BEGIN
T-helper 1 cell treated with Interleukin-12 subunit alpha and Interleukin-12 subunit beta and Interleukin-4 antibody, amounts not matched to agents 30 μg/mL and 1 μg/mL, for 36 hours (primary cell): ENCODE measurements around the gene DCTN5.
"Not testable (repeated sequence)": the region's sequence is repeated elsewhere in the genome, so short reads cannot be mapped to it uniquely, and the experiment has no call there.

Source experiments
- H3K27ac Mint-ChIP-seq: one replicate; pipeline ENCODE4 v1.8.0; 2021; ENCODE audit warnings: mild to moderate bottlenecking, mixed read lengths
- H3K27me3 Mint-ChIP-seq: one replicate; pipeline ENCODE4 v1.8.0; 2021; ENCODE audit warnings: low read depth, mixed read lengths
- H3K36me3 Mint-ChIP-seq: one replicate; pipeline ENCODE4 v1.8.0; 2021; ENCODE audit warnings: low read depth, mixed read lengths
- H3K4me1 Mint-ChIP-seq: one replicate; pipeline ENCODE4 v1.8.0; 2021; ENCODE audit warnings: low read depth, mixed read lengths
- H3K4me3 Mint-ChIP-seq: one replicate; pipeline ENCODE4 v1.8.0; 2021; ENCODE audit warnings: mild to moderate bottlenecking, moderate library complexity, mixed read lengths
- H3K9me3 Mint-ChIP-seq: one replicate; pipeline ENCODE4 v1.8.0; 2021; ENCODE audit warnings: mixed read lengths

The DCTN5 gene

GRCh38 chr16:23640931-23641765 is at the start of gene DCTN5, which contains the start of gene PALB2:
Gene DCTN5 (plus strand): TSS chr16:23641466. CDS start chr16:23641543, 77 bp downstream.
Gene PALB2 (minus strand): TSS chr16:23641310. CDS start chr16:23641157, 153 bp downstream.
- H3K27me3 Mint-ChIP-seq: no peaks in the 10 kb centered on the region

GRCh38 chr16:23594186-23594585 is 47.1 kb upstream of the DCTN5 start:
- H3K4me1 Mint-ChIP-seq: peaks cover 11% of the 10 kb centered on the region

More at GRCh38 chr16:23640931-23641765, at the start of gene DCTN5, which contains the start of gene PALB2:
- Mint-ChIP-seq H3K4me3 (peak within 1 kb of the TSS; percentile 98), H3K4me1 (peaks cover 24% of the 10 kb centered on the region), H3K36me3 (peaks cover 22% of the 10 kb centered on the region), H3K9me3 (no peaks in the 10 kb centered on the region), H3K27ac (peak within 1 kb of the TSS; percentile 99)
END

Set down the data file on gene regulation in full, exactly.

T-helper 1 cell treated with Interleukin-12 subunit alpha and Interleukin-12 subunit beta and Interleukin-4 antibody, amounts not matched to agents 30 μg/mL and 1 μg/mL, for 36 hours (primary cell): ENCODE measurements around the gene DCTN5.
"Not testable (repeated sequence)": the region's sequence is repeated elsewhere in the genome, so short reads cannot be mapped to it uniquely, and the experiment has no call there.

Source experiments
- H3K27ac Mint-ChIP-seq: one replicate; pipeline ENCODE4 v1.8.0; 2021; ENCODE audit warnings: mild to moderate bottlenecking, mixed read lengths
- H3K27me3 Mint-ChIP-seq: one replicate; pipeline ENCODE4 v1.8.0; 2021; ENCODE audit warnings: low read depth, mixed read lengths
- H3K36me3 Mint-ChIP-seq: one replicate; pipeline ENCODE4 v1.8.0; 2021; ENCODE audit warnings: low read depth, mixed read lengths
- H3K4me1 Mint-ChIP-seq: one replicate; pipeline ENCODE4 v1.8.0; 2021; ENCODE audit warnings: low read depth, mixed read lengths
- H3K4me3 Mint-ChIP-seq: one replicate; pipeline ENCODE4 v1.8.0; 2021; ENCODE audit warnings: mild to moderate bottlenecking, moderate library complexity, mixed read lengths
- H3K9me3 Mint-ChIP-seq: one replicate; pipeline ENCODE4 v1.8.0; 2021; ENCODE audit warnings: mixed read lengths

The DCTN5 gene

GRCh38 chr16:23640931-23641765 is at the start of gene DCTN5, which contains the start of gene PALB2:
Gene DCTN5 (plus strand): TSS chr16:23641466. CDS start chr16:23641543, 77 bp downstream.
Gene PALB2 (minus strand): TSS chr16:23641310. CDS start chr16:23641157, 153 bp downstream.
- H3K27me3 Mint-ChIP-seq: no peaks in the 10 kb centered on the region

GRCh38 chr16:23594186-23594585 is 47.1 kb upstream of the DCTN5 start:
- H3K4me1 Mint-ChIP-seq: peaks cover 11% of the 10 kb centered on the region

More at GRCh38 chr16:23640931-23641765, at the start of gene DCTN5, which contains the start of gene PALB2:
- Mint-ChIP-seq H3K4me3 (peak within 1 kb of the TSS; percentile 98), H3K4me1 (peaks cover 24% of the 10 kb centered on the region), H3K36me3 (peaks cover 22% of the 10 kb centered on the region), H3K9me3 (no peaks in the 10 kb centered on the region), H3K27ac (peak within 1 kb of the TSS; percentile 99)